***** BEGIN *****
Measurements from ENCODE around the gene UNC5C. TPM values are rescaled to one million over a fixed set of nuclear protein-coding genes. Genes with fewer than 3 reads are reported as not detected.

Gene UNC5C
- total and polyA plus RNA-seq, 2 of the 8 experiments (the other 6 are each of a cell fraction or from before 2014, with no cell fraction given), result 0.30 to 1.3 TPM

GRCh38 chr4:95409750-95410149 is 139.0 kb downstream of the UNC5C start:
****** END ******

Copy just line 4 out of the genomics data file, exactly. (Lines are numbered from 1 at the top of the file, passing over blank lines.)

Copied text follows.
GRCh38 chr4:95409750-95410149 is 139.0 kb downstream of the UNC5C start: